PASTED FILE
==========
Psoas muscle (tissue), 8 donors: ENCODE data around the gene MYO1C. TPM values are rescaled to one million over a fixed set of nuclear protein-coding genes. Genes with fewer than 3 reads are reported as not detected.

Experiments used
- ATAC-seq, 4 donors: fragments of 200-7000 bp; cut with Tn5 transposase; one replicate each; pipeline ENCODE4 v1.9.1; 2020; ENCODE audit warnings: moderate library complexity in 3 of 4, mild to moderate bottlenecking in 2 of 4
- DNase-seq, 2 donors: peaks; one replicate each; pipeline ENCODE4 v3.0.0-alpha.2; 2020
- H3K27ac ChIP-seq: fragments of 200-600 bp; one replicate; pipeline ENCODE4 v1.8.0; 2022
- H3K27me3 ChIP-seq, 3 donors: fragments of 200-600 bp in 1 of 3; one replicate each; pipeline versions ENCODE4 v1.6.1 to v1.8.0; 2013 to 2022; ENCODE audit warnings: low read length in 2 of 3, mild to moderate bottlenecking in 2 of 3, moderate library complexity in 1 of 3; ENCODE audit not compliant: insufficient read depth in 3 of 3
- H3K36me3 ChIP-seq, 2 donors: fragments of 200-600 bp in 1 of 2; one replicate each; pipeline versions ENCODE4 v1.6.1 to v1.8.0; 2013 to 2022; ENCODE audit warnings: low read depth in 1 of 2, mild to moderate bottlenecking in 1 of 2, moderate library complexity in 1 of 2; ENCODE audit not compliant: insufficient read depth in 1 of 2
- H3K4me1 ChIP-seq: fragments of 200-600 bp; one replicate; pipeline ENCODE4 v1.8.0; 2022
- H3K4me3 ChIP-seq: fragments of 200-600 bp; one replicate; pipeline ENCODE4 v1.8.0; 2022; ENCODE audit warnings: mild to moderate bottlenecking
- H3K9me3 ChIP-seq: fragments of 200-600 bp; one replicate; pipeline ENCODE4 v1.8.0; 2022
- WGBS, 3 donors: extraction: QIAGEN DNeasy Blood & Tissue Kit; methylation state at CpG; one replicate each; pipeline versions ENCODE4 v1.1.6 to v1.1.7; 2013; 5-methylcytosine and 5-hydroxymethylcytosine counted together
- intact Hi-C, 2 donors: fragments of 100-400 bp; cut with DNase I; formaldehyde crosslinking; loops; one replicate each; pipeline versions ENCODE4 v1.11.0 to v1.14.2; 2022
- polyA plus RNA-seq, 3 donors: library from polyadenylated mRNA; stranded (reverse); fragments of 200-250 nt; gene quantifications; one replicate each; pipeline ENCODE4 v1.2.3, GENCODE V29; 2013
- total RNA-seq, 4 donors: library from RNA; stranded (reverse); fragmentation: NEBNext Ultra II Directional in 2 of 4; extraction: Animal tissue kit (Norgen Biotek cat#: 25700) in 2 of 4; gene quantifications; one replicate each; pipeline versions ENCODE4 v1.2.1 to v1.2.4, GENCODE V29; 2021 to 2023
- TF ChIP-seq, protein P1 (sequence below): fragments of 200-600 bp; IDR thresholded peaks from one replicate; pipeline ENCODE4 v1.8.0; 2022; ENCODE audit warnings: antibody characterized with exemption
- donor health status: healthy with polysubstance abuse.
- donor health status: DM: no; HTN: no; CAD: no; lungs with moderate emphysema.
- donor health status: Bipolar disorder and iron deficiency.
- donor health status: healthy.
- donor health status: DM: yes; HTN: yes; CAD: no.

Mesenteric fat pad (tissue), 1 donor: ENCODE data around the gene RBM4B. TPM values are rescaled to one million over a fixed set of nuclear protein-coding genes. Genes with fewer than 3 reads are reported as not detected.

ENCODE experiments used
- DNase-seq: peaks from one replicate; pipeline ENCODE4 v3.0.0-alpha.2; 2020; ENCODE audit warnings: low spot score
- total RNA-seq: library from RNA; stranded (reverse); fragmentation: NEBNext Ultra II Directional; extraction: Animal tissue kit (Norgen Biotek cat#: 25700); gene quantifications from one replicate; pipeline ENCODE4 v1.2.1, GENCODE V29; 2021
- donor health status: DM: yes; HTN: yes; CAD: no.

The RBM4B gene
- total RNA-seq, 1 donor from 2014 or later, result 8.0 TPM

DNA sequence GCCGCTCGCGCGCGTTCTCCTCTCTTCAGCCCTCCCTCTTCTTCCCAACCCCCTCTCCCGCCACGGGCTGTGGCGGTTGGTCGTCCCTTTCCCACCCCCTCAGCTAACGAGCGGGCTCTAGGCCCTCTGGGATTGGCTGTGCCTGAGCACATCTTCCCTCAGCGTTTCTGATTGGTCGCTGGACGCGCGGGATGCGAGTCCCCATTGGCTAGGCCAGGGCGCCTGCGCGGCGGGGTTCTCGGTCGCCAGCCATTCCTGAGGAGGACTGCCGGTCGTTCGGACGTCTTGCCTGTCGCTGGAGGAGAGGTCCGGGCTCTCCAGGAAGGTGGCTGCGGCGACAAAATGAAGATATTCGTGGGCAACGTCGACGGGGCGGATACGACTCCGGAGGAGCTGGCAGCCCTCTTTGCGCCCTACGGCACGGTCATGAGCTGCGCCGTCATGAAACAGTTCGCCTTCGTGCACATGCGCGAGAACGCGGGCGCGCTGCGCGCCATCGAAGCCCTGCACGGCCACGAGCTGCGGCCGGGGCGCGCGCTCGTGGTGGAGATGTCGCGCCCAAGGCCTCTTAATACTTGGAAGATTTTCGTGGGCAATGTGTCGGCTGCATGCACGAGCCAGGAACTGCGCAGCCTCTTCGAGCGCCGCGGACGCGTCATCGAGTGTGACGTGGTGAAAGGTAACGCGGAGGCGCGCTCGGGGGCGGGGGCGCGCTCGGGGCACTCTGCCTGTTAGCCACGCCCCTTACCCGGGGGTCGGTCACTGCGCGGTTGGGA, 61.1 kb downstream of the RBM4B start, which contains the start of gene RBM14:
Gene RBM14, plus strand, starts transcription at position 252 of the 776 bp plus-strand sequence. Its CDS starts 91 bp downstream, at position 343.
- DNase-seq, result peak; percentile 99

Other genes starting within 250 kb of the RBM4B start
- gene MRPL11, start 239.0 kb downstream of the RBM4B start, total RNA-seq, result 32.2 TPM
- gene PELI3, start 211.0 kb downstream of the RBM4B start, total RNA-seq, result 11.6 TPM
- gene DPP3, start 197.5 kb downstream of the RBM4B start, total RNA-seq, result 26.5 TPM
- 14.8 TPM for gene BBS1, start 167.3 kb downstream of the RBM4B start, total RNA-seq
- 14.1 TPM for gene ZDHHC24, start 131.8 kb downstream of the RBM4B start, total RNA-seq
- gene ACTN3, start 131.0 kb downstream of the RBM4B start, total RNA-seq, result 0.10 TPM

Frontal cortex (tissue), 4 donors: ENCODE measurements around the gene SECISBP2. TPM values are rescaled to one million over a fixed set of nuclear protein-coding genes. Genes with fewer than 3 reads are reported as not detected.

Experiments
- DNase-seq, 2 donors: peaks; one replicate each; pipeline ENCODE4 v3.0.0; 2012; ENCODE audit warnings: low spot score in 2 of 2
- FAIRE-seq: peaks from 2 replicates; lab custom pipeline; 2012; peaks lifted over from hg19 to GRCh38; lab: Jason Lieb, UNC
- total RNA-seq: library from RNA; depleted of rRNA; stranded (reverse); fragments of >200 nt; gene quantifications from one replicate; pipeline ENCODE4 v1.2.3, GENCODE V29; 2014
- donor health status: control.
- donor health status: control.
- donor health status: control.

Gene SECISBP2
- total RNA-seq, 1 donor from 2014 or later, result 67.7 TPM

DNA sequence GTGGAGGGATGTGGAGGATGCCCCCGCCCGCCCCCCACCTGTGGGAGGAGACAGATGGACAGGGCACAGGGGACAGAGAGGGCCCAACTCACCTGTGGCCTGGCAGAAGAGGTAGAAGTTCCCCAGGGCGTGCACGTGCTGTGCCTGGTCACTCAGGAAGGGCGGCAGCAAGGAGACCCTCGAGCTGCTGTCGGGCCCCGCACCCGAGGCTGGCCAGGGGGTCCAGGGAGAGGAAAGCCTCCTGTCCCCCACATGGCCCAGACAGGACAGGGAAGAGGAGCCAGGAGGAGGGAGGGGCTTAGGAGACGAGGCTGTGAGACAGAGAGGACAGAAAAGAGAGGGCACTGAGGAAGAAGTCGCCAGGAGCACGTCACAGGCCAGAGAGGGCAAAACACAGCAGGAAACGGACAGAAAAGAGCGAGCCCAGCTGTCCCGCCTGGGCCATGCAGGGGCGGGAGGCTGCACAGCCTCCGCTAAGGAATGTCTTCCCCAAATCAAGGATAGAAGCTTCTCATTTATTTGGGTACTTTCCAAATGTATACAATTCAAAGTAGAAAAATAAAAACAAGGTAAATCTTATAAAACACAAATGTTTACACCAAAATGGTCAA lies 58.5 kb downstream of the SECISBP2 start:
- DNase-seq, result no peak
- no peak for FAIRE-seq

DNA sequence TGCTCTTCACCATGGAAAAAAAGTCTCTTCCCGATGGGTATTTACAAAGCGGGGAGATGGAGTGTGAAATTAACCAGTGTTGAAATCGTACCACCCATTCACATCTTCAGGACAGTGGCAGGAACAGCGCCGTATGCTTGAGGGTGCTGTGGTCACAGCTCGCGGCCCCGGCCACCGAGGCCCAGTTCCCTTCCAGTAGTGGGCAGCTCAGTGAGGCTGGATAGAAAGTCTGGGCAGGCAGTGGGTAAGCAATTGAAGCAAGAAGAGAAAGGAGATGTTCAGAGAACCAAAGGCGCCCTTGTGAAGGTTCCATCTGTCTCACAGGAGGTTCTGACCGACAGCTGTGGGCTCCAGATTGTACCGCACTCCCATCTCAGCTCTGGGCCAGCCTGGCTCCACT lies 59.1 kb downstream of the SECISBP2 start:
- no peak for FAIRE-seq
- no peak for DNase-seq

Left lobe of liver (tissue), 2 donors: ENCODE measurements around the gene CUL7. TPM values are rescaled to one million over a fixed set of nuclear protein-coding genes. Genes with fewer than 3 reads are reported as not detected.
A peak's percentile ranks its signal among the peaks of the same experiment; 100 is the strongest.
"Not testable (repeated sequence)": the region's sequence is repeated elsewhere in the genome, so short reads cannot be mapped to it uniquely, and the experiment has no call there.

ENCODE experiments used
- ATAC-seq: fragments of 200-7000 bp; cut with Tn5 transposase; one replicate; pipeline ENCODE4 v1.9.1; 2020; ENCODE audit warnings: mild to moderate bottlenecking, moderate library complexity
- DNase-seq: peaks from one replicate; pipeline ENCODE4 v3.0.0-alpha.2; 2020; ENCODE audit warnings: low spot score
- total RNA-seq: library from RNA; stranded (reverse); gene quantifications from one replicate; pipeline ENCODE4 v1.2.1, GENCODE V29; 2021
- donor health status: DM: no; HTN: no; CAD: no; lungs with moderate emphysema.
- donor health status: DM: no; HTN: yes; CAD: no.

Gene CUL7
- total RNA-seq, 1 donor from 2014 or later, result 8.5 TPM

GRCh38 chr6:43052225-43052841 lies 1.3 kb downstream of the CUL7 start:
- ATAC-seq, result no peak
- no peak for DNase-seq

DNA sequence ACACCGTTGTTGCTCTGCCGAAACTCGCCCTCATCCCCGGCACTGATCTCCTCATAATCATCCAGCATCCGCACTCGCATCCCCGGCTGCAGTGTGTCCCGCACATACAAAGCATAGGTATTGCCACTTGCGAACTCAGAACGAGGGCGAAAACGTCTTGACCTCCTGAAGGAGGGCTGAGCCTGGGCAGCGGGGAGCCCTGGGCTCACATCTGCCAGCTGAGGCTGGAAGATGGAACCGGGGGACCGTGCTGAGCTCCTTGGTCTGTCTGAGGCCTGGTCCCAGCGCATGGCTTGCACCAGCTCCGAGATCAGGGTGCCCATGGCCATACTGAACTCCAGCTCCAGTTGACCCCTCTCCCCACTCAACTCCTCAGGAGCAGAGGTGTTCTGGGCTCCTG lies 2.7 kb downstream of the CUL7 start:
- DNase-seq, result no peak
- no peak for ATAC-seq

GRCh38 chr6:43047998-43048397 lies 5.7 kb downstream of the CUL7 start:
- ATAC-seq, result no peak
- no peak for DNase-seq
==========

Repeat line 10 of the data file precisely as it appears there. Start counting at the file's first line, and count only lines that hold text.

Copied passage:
- H3K9me3 ChIP-seq: fragments of 200-600 bp; one replicate; pipeline ENCODE4 v1.8.0; 2022